No amount of security software is going to defend against today's sophisticated malware writers for those who do not practice safe computing and stay informed. It has been proven time and again that the user is a more substantial factor (weakest link) in security than the architecture of the operating system or installed protection software.The best defensive strategy is a comprehensive approach...make sure you are running an updated anti-virus and anti-malware product, use supplemental security tools with anti-exploitation features capable of stopping (preventing) infection before it can cause any damage, update all vulnerable software and routinely backup your data. You should also rely on behavior detection programs rather then standard anti-virus definition (signature) detection software only. This means using programs that can detect when malware is in the act of modifying/encrypting files rather than just detecting the malicious file itself which in most cases is not immediately detected by anti-virus software.

Backing up your data and disk imaging are among the most important maintenance tasks users should perform on a regular basis, yet it's one of the most neglected areas.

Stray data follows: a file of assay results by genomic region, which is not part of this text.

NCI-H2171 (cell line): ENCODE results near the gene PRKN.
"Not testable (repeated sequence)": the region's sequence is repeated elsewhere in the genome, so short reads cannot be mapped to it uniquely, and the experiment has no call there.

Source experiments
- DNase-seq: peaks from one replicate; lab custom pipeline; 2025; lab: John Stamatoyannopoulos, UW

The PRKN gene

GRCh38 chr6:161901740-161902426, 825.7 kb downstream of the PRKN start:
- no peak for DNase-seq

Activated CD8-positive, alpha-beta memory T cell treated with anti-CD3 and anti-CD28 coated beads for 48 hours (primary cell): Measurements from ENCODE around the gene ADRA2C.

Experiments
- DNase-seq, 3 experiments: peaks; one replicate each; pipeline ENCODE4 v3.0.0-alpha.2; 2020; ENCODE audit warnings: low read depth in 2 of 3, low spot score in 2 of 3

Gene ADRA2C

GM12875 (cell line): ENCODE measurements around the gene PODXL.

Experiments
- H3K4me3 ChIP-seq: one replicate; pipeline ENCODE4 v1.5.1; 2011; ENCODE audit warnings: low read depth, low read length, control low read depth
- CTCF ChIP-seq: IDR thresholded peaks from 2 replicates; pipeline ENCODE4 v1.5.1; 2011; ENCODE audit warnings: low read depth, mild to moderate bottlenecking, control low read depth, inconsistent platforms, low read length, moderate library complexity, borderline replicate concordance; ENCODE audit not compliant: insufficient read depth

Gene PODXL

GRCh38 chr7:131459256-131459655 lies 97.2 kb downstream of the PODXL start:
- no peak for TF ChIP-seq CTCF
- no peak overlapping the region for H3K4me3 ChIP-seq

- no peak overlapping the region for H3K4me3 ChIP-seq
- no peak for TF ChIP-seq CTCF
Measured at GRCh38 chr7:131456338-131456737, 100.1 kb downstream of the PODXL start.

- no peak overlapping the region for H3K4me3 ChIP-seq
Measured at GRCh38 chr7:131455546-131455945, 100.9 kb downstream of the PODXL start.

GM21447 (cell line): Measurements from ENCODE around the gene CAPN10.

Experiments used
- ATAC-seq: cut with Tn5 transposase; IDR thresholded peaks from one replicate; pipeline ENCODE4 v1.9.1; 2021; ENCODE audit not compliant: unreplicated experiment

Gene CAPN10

Security begins with personal responsibility and following Best Practices for Safe Computing. Sounds like you are doing just that.

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#4 mjd420nova


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Posted 20 November 2015 - 10:17 PM

I completely agree, getting the average user to even run a scan of any type is tough.  But having some good programs running in the background can only help and make any one looking to do some nefarious deeds, look for bigger targets to exploit.   Best practices is for those who are AWARE, most my clients are not and have no wish to learn and launch maintenance routines.  I tried with a few to set everything on an automatic schedule and only resulted in a trouble call when it seemed to take longer to boot.  A lousy extra twenty seconds and they are ready to dump it. 

#5 Didier Stevens

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Posted 21 November 2015 - 07:36 AM


Backing up your data and disk imaging are among the most important maintenance tasks users should perform on a regular basis, yet it's one of the most neglected areas.